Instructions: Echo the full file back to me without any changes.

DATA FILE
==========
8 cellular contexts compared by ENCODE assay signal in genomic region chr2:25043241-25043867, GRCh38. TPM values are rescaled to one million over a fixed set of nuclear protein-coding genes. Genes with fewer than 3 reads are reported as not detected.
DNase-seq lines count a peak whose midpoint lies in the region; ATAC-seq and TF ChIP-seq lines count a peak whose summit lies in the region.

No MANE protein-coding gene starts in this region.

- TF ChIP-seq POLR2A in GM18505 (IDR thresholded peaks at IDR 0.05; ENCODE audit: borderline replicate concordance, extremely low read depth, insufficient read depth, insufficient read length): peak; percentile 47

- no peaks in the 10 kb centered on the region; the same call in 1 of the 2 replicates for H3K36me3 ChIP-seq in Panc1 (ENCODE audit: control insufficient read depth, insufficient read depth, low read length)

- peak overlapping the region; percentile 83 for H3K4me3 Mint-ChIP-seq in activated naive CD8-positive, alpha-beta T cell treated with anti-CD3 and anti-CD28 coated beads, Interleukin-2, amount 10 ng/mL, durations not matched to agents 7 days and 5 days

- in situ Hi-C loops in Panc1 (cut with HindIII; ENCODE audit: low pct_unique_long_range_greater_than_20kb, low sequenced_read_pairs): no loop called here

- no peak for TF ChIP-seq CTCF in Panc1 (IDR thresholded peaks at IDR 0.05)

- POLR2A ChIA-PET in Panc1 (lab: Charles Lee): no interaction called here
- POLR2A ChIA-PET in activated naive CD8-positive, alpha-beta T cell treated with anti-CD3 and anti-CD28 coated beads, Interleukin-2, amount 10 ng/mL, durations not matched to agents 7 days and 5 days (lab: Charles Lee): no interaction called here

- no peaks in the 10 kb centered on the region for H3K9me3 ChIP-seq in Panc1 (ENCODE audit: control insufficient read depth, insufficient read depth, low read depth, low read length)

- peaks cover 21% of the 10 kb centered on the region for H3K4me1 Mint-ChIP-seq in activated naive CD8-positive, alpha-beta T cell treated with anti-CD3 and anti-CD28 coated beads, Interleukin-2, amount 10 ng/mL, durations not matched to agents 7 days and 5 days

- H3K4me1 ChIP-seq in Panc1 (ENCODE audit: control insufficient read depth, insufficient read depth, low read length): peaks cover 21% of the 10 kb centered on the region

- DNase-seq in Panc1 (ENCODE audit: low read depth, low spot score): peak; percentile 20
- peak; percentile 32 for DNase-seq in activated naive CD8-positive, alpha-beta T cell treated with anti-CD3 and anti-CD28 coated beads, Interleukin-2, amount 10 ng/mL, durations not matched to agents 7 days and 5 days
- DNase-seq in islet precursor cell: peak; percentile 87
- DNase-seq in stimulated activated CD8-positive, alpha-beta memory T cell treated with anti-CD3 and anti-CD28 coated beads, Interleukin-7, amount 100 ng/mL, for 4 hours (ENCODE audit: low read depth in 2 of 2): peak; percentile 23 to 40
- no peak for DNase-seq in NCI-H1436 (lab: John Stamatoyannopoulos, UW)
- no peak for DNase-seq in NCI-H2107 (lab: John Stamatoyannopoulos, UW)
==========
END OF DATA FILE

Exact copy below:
8 cellular contexts compared by ENCODE assay signal in genomic region chr2:25043241-25043867, GRCh38. TPM values are rescaled to one million over a fixed set of nuclear protein-coding genes. Genes with fewer than 3 reads are reported as not detected.
DNase-seq lines count a peak whose midpoint lies in the region; ATAC-seq and TF ChIP-seq lines count a peak whose summit lies in the region.

No MANE protein-coding gene starts in this region.

- TF ChIP-seq POLR2A in GM18505 (IDR thresholded peaks at IDR 0.05; ENCODE audit: borderline replicate concordance, extremely low read depth, insufficient read depth, insufficient read length): peak; percentile 47

- no peaks in the 10 kb centered on the region; the same call in 1 of the 2 replicates for H3K36me3 ChIP-seq in Panc1 (ENCODE audit: control insufficient read depth, insufficient read depth, low read length)

- peak overlapping the region; percentile 83 for H3K4me3 Mint-ChIP-seq in activated naive CD8-positive, alpha-beta T cell treated with anti-CD3 and anti-CD28 coated beads, Interleukin-2, amount 10 ng/mL, durations not matched to agents 7 days and 5 days

- in situ Hi-C loops in Panc1 (cut with HindIII; ENCODE audit: low pct_unique_long_range_greater_than_20kb, low sequenced_read_pairs): no loop called here

- no peak for TF ChIP-seq CTCF in Panc1 (IDR thresholded peaks at IDR 0.05)

- POLR2A ChIA-PET in Panc1 (lab: Charles Lee): no interaction called here
- POLR2A ChIA-PET in activated naive CD8-positive, alpha-beta T cell treated with anti-CD3 and anti-CD28 coated beads, Interleukin-2, amount 10 ng/mL, durations not matched to agents 7 days and 5 days (lab: Charles Lee): no interaction called here

- no peaks in the 10 kb centered on the region for H3K9me3 ChIP-seq in Panc1 (ENCODE audit: control insufficient read depth, insufficient read depth, low read depth, low read length)

- peaks cover 21% of the 10 kb centered on the region for H3K4me1 Mint-ChIP-seq in activated naive CD8-positive, alpha-beta T cell treated with anti-CD3 and anti-CD28 coated beads, Interleukin-2, amount 10 ng/mL, durations not matched to agents 7 days and 5 days

- H3K4me1 ChIP-seq in Panc1 (ENCODE audit: control insufficient read depth, insufficient read depth, low read length): peaks cover 21% of the 10 kb centered on the region

- DNase-seq in Panc1 (ENCODE audit: low read depth, low spot score): peak; percentile 20
- peak; percentile 32 for DNase-seq in activated naive CD8-positive, alpha-beta T cell treated with anti-CD3 and anti-CD28 coated beads, Interleukin-2, amount 10 ng/mL, durations not matched to agents 7 days and 5 days
- DNase-seq in islet precursor cell: peak; percentile 87
- DNase-seq in stimulated activated CD8-positive, alpha-beta memory T cell treated with anti-CD3 and anti-CD28 coated beads, Interleukin-7, amount 100 ng/mL, for 4 hours (ENCODE audit: low read depth in 2 of 2): peak; percentile 23 to 40
- no peak for DNase-seq in NCI-H1436 (lab: John Stamatoyannopoulos, UW)
- no peak for DNase-seq in NCI-H2107 (lab: John Stamatoyannopoulos, UW)